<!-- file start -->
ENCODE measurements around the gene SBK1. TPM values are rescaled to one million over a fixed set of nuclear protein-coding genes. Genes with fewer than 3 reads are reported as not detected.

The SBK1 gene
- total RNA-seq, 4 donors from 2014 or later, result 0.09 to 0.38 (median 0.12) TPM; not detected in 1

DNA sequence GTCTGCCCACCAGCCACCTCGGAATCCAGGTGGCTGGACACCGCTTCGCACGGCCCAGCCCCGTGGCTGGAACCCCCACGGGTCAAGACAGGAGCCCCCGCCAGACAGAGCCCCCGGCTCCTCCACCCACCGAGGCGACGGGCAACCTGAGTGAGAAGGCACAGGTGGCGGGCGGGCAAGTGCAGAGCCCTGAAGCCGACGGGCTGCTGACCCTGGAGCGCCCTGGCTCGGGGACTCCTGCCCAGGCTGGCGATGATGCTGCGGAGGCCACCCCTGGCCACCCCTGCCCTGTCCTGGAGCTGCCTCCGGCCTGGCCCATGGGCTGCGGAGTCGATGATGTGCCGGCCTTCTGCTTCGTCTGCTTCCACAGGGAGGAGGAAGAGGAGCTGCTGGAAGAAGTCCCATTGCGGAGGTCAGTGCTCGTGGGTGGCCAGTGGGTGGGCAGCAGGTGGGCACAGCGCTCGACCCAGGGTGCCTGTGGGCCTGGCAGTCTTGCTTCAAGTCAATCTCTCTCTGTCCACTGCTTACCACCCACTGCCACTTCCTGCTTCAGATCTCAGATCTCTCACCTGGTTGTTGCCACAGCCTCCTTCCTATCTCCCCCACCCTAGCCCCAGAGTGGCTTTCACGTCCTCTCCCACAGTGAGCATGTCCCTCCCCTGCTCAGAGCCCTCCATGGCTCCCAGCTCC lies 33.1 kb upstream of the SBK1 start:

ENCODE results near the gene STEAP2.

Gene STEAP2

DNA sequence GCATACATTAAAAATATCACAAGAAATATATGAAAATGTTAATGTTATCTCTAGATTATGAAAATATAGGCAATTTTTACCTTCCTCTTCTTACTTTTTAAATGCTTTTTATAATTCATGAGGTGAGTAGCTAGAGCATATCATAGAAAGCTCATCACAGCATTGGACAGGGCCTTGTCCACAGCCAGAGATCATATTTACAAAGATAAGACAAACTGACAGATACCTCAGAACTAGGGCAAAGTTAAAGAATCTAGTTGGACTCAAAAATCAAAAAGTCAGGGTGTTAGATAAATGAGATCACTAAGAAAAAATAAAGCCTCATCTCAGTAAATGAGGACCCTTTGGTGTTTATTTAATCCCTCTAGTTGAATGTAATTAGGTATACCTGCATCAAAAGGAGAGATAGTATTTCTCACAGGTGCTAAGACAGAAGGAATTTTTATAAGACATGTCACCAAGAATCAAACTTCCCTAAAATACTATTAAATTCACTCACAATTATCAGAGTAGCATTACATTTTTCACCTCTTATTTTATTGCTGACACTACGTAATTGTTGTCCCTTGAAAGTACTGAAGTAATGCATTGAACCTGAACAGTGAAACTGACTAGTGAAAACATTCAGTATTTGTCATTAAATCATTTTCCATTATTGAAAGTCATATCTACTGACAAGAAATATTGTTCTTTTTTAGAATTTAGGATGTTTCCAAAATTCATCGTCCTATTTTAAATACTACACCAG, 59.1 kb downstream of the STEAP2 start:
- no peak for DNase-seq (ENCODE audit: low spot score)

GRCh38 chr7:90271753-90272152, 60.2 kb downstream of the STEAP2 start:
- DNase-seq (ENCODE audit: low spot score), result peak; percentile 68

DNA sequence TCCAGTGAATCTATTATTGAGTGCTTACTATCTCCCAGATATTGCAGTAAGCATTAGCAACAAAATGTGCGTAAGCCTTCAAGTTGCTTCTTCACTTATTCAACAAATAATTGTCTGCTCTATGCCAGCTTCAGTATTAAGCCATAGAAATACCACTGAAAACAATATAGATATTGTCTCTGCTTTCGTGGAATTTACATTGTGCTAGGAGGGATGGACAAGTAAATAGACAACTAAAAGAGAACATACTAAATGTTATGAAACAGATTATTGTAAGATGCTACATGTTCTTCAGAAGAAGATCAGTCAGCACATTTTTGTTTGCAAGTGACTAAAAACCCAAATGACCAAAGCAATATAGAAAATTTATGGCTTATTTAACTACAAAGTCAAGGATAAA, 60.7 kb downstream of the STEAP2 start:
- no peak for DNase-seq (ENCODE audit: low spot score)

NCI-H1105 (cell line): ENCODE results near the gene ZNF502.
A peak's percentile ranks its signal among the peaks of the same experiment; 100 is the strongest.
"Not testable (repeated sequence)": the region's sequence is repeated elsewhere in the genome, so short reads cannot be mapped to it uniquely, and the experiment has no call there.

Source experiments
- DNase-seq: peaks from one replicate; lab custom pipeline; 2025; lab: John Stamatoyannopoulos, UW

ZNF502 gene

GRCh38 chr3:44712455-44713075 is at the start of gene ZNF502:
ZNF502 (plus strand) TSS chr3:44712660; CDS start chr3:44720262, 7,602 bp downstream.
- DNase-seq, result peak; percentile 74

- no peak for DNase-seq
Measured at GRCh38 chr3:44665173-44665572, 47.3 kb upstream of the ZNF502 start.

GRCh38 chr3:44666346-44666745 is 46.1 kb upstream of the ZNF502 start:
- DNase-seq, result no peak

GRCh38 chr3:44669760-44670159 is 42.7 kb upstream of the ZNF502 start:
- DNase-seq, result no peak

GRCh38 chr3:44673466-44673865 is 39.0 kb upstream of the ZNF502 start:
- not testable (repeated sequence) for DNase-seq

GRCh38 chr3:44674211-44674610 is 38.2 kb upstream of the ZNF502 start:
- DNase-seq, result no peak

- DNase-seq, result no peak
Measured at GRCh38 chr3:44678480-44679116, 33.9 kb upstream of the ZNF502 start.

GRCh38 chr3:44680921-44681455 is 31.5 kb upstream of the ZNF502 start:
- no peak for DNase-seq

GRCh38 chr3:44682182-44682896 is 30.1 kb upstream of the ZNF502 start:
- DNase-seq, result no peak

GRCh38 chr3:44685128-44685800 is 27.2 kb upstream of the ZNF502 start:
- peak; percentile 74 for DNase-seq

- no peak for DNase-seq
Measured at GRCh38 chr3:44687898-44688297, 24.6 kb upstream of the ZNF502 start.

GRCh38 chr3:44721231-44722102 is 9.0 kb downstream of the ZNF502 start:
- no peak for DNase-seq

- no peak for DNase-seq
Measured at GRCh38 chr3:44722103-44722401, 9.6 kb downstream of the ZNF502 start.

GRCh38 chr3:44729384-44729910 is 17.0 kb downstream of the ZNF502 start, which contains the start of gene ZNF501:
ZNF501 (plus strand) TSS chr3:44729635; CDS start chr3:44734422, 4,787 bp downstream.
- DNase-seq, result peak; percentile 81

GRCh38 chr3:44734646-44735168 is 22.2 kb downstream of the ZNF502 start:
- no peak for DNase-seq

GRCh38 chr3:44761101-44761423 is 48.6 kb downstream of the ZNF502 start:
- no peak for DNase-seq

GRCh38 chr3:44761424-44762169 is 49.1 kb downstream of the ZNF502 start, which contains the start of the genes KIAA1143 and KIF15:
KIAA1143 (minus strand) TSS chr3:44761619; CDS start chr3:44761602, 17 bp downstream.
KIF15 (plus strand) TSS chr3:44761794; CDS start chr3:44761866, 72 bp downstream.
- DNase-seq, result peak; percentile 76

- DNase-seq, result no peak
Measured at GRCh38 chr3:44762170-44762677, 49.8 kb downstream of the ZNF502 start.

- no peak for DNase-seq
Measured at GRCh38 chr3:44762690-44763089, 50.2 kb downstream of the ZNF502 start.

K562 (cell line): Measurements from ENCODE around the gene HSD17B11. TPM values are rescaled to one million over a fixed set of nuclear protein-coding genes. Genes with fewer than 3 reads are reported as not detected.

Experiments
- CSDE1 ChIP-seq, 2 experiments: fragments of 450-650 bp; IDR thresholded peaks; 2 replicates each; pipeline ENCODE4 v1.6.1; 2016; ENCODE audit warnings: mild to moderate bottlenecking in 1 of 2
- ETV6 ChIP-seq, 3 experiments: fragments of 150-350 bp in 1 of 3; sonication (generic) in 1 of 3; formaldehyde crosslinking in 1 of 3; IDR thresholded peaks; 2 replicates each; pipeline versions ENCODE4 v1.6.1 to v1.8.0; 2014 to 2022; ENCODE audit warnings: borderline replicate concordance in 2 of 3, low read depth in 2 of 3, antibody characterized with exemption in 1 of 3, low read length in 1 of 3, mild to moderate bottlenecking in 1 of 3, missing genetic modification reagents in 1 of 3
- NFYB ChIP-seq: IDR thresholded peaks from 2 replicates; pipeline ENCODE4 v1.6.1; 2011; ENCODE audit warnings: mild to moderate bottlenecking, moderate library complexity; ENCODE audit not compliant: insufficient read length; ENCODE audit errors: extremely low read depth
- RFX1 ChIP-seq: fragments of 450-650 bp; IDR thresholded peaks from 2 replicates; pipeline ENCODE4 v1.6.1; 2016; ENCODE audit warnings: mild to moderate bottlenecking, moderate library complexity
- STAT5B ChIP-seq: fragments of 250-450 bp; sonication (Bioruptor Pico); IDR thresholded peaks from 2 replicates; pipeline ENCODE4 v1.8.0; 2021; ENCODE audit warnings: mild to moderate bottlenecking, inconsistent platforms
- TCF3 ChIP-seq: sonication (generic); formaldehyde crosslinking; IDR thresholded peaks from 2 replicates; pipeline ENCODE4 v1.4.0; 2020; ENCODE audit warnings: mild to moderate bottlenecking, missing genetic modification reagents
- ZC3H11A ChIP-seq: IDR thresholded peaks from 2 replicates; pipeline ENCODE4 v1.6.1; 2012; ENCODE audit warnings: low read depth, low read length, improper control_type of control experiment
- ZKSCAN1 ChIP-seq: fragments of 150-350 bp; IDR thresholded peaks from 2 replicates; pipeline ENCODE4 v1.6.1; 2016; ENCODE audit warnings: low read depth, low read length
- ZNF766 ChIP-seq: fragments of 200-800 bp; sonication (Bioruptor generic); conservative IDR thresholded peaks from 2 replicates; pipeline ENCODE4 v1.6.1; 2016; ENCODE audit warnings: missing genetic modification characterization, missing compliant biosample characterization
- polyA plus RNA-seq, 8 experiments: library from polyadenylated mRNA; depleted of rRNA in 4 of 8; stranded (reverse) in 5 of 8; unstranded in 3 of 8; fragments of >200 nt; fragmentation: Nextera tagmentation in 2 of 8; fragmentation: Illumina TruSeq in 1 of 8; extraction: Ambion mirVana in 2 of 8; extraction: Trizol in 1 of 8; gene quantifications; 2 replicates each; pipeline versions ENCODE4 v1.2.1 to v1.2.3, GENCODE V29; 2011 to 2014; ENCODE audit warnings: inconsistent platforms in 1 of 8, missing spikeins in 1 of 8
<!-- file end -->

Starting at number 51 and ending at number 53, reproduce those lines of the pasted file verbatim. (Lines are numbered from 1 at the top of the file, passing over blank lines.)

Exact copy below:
GRCh38 chr3:44761101-44761423 is 48.6 kb downstream of the ZNF502 start:
- no peak for DNase-seq

GRCh38 chr3:44761424-44762169 is 49.1 kb downstream of the ZNF502 start, which contains the start of the genes KIAA1143 and KIF15: